By Jack Madigan — AKA The Golf Guy
When a person is young they generally think they are immortal. They believe that youth and physical fitness will last forever. The unadulterated fact, however, is that youth is a fleeting thing and the middle years overtake you before you know it. Then suddenly you cross the big five-O and are eligible to join AARP. Then you start thinking about how underfunded your 401K is and those aches and pains start creeping into your joints after playing volleyball or catch with your kids. Whether you played baseball, hockey, soccer, football or field hockey, those days are suddenly gone.
You have your annual physical and the doctor says the blood pressure, cholesterol and weight are all high and you need a lifestyle change. Besides the prescriptions you are suddenly having filled, the doctor tells you it is imperative that you get off the couch and start exercising. You never were much of a gym rat so you look around and realize that all those old contact sports you use to play are not options. So, the only physical activities left are jogging, tennis and golf.
You never were much of a runner and the orthopedic surgeon has told you that jogging can be tough on the knees and hips so that narrows the field down to golf and tennis. I am not a tennis writer, so outside of some observations a little later we are going to talk about golf.
First of all, let’s talk about what most golfers are not, and that’s fat. I know that’s not a politically correct word and overweight, stout or heavy is much more acceptable, but that is just sugar-coating modern American’s biggest killer and that’s fat. Fat causes diabetes, heart attacks, hypertension, strokes, joint deterioration and death. Fat is the enemy.
The next thing you should do is turn on the television to any golf tournament and just look at the golfers. Ninety-nine percent of them will be minus the stomach pouch. Sure there is the occasional fatso like Craig Stadler, but he was so rare he got the nickname “The Walrus.” Then take a look at the golf courses in your neighborhood and you will see men and women who, for the most part, look physically fit. Not only do they look physically fit, but a tremendous number of them look old. Yep, they look old and that is the exact state we all hope to eventually reach. And that is the beauty of the game of golf — it has no past-due date.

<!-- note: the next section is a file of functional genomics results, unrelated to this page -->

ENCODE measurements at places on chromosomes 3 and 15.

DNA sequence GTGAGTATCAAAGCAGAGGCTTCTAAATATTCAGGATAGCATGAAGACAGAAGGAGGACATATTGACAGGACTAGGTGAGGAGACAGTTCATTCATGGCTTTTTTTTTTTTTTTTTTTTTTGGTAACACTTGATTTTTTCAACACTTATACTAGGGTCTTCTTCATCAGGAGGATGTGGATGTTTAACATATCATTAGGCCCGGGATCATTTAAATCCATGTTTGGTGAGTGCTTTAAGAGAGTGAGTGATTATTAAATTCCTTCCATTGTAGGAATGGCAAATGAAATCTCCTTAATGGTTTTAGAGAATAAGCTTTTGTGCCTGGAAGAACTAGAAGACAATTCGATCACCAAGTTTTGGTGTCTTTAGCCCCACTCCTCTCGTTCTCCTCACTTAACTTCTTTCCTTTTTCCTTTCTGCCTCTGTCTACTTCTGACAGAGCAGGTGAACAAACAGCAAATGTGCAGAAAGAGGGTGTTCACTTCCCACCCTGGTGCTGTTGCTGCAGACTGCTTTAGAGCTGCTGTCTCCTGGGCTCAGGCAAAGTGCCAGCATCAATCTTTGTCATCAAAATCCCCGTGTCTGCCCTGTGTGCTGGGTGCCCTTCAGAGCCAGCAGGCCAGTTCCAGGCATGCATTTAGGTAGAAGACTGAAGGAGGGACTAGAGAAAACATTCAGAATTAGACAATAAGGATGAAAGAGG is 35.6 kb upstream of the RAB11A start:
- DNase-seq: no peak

For example, here at the Lake you can find 87-year-old Ray Duncan driving the ball straight down the center of the fairway every Thursday night at Bear Creek Men’s League.
Then there is Bob Uthoff who will be entering his 93rd year this season and who still plays in two men’s leagues as well as the weekly intercity matches. He amazingly still consistently shoots a score below his age.
And finally, the granddaddy of them all is Tan-Tar-A’s pride and joy, Howard Carlson, who at 99 years of age has really stretched the golf healthmeter to a new height.
In addition to their obvious individual longevity, all of these men are WWII vets. Carlson was one of those lucky Marines who survived those Pacific invasions. Uthoff was shot three times in the stomach while charging a German machine-gun position. Duncan was actually one of the sentries on duty for the execution of Hideki Tojo, the wartime leader of Japan’s government. So if you ever get the opportunity to be paired up with any of these gentlemen you will not only be impressed with their age and golf prowess, but also will be regaled with their exceptional life experiences. These are but three examples of how the game of golf truly can be played your entire lifetime.
Florida is often jokingly called “Heaven’s Waiting Room,” and in the winter months that’s a fairly accurate statement. The Golf Gal and I are spending more and more of the winter months hitting the ball around the Florida links and never cease to be amazed at the vast number of everyday golfers in their 60s, 70s, and 80s. Almost all appear to be physically fit and much younger than their stated years.
OK, this is the part where we get back to tennis. In our community there are 16 separate tennis courts, and all of them are busy from morning till night. But it is the age of the players that is really astounding. Our neighbor Ron Stevens is 78 years young and still holds the men’s senior club championship trophy. The guys and gals who are pounding that green ball back and forth are truly the kings and queens of the flat abs.
I should further point out that if you are serious about this longevity thing, then no excuses will be accepted. If that shoulder, back or knee is a problem or you have just had surgery then all you need to do is contact Courtney Hulett in the Physical Therapy department at Lake Regional Hospital, and sign up for the “Back to Golf” program that will adjust your swing to accommodate any limitation. And the beauty of this is it’s covered by Medicare and most insurance plans.
So, no matter what your age, get off that couch and get active. Once you get hooked on the game you will see those pounds falling off your midsection like autumn leaves off a spreading oak.
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